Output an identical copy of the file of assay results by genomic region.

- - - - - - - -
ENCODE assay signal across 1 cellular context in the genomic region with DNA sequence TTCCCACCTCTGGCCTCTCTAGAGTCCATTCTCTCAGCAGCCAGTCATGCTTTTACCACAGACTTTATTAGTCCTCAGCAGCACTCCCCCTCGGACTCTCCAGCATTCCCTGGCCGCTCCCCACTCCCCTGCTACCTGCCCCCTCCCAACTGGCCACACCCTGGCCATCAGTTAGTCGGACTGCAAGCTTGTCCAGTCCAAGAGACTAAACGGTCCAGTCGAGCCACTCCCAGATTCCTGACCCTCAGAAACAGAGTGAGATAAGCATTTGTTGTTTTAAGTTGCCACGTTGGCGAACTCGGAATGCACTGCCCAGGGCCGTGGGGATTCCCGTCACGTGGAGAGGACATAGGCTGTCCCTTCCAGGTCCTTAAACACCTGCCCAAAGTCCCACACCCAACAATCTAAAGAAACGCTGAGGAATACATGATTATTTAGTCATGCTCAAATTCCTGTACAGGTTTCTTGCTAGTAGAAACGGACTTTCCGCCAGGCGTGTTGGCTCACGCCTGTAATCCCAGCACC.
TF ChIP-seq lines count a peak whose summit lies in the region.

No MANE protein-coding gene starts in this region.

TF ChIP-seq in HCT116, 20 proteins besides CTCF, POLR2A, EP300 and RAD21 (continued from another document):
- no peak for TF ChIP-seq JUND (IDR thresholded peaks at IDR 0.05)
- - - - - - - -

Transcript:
ENCODE assay signal across 1 cellular context in the genomic region with DNA sequence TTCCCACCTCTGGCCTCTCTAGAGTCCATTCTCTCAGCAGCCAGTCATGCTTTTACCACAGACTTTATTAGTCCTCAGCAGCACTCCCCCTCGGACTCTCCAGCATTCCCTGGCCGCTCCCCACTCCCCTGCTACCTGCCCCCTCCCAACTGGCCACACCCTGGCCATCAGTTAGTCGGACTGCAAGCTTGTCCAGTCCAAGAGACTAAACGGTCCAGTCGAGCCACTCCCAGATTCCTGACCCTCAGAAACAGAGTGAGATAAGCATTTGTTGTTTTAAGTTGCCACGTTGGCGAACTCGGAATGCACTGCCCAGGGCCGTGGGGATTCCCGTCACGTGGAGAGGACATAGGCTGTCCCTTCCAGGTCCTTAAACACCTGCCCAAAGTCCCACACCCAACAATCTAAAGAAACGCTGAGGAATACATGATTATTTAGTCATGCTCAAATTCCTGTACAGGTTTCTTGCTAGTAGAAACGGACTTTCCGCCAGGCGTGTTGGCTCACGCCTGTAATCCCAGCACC.
TF ChIP-seq lines count a peak whose summit lies in the region.

No MANE protein-coding gene starts in this region.

TF ChIP-seq in HCT116, 20 proteins besides CTCF, POLR2A, EP300 and RAD21 (continued from another document):
- no peak for TF ChIP-seq JUND (IDR thresholded peaks at IDR 0.05)